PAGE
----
Why This Mom is Frustrated With Gender Stereotypes

I’m going to give you fair warning right now that this is a rant blog post because I need to get something off my chest. When are we as a society, especially in the world of children’s products and marketing them, going to stop with gender stereotypes? Enough is enough.

As the mom of a son and a daughter I have some pretty good experience with shopping for both sexes, and quite frankly in my almost seven years of motherhood I have come across blatant gender stereotypes time and again when shopping for my kids. While there has been some progress, there certainly is a need for improvement.


Gender Stereotypes


I could vent about my frustration with the children’s clothing industry, and how I’m sick of certain colours only being for girls or for boys. I could express my annoyance with how girls clothing seems to be all frilly and full of princesses or other cutesy characters (unicorns seem to be on trend in girls fashion at the moment), or how boys clothes are full of sports graphics.

And I could go on with examples of toys and other children’s products that fall in line with gender stereotypes, but right now I want to focus on the particular culprit that got my blood boiling enough to write this blog post (I came across it in a Facebook post shared on a friend’s timeline last week). They are two books published by Barron’s Educational Series titled “The Girl’s Book of Adventure” and “The Boy’s Book of Adventure.”

While the books are both very educational and contain useful information, such as first-aid instructions or how to tie a sailor’s knot, as you go through what’s available to learn in the boy’s book versus the girl’s book it’s a little bit concerning to this mama, not to mention somewhat insulting. Let me provide you with some examples.

Topics for boys include:

  • Identifying different types of insects
  • How to read a map
  • Learning morse code
  • Tips for catching a fish

Topics for girls include:

  • Beauty tips
  • How to make paper jewellery
  • How to make potpourri
  • Identifying wildflowers

Correct me if I’m wrong, but it’s 2018, right?

In fairness, I will point out that the girl’s book also includes how to predict the weather and a section called The Hiker’s Toolbox. And don’t misunderstand me here, I’m not necessarily saying that the information in these books aren’t helpful skills for children to learn. My problem is that all of this was divided into two different books, to begin with. I think all of these topics are great, and in fact would be happy for both my son and daughter to learn them. However, I look at these books and wonder: why isn’t bird watching, identifying animal tracks and rescue techniques important for girls to learn? Why can’t boys learn photography tips and how to make a dreamcatcher? But my main question to Barron’s Educational Series is this: why not take all topics from both books, put them into one book and title it “The Children’s Book of Adventure?” Or perhaps even categorize them differently, one as a children’s book of arts and crafts, and the other a kids book about the outdoors.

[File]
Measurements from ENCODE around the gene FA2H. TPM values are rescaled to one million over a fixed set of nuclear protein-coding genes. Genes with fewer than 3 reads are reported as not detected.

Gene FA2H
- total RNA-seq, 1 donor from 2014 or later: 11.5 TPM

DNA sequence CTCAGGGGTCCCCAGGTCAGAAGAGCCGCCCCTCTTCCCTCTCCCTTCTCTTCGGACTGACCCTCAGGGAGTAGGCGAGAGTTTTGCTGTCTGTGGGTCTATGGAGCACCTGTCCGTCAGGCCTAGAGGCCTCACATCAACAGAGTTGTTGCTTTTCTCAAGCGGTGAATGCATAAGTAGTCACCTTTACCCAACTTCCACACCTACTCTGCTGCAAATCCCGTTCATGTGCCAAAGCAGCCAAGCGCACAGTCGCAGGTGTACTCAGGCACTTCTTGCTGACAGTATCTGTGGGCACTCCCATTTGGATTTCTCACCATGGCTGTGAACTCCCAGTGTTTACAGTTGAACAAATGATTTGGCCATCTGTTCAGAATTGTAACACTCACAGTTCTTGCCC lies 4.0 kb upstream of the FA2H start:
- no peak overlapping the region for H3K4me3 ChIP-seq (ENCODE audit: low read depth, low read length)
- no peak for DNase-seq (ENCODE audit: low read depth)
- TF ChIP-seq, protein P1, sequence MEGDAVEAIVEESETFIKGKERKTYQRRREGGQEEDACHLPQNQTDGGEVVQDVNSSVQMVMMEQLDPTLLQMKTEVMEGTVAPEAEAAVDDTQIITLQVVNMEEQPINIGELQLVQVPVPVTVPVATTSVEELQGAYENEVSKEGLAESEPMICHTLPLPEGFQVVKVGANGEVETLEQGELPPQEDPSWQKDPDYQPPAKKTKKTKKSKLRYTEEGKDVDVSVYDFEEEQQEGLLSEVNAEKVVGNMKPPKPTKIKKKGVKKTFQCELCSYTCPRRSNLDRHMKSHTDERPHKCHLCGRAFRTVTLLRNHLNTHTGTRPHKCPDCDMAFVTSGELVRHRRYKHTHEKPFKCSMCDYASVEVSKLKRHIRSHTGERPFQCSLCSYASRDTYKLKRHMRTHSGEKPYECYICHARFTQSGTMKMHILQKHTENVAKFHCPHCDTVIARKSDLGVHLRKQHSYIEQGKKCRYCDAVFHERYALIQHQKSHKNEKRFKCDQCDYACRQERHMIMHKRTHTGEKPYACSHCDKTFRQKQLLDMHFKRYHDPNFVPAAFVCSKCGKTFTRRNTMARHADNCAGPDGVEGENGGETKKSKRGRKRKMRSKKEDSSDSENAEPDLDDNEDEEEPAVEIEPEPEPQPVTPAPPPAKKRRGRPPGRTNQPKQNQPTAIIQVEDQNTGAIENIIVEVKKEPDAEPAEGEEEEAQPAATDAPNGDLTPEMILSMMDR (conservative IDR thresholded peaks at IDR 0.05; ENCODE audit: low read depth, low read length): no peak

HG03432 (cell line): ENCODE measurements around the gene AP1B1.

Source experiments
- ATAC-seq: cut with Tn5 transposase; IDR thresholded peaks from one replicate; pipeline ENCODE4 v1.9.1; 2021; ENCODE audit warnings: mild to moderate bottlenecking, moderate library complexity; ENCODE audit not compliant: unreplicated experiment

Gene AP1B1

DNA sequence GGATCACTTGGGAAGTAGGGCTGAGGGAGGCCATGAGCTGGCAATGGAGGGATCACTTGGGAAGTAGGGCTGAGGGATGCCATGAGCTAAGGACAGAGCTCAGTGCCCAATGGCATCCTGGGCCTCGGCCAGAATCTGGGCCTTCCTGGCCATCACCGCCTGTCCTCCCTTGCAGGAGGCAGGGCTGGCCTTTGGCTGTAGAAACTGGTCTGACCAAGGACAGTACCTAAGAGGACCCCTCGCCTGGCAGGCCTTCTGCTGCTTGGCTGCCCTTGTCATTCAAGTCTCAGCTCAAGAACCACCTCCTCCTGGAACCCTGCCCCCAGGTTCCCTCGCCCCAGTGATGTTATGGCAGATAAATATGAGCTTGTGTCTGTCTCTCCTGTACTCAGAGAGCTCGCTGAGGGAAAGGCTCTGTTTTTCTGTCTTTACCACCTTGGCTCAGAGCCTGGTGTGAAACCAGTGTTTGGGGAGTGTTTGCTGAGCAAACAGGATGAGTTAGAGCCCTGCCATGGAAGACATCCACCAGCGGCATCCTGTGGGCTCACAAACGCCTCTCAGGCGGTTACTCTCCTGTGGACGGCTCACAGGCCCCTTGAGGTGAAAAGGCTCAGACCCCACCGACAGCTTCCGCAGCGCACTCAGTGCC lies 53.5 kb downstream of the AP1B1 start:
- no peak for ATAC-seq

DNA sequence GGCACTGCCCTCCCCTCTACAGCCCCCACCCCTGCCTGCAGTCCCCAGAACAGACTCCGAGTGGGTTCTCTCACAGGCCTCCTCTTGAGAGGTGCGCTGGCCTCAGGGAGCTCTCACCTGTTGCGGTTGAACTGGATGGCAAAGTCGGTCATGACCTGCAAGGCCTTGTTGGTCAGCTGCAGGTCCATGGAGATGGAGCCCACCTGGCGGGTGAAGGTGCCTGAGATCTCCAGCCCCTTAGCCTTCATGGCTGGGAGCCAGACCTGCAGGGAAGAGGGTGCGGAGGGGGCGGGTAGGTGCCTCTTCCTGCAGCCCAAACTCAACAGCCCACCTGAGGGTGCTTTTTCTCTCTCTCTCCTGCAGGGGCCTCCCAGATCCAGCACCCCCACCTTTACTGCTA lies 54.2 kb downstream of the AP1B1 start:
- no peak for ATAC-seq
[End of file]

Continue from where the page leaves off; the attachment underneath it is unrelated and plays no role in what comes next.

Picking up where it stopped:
My point is that dividing these categories between boys and girls is sending the wrong message. As adults, we are out there encouraging our girls to become more involved with STEM and telling our boys that it’s okay to be sensitive, but then the retail industry continues to make products that say otherwise. And the additional problem to that is we’re buying this stuff for our children, and, therefore, products like this continue to be made and these stereotypes get passed on from generation to generation.

We need to stop with the gender stereotypes and let our kids be kids, and more importantly, unique individuals with an array of interests. We should focus on allowing them to learn about anything that excites or inspires them and stop putting a label on these products as being for boys or for girls. Isn’t what’s important here is that our children, our next generation, are learning valuable life lessons and skills? It’s time to take gender out of the equation when it comes to producing and marketing children’s items.

My goal as a parent is not to teach my daughter to be a girl who only cares about pretty things, or for my son to be a boy who is tough and only likes sports. My goal is to teach them both to be smart, caring people who strive to learn about anything that makes their heart happy and to provide them with the skills they need to live a successful life. As a mom, I’m going to gravitate more to products that support those values.

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  1. September 18, 2018 / 5:23 pm

    I agree with you so much! I am so tired of seeing eyes being rolls and dismissals when I bring this stuff up. It’s all around us and even when we don’t directly tell kids what to do and not to do, they are good at figuring out what’s expected of them. I think people forget or maybe don’t consider how hard it is for kids to go against the grain of perceived expectations and stereotypes. I don’t want my kids to be boxed in before they have a chance to figure out what their interests and tastes are.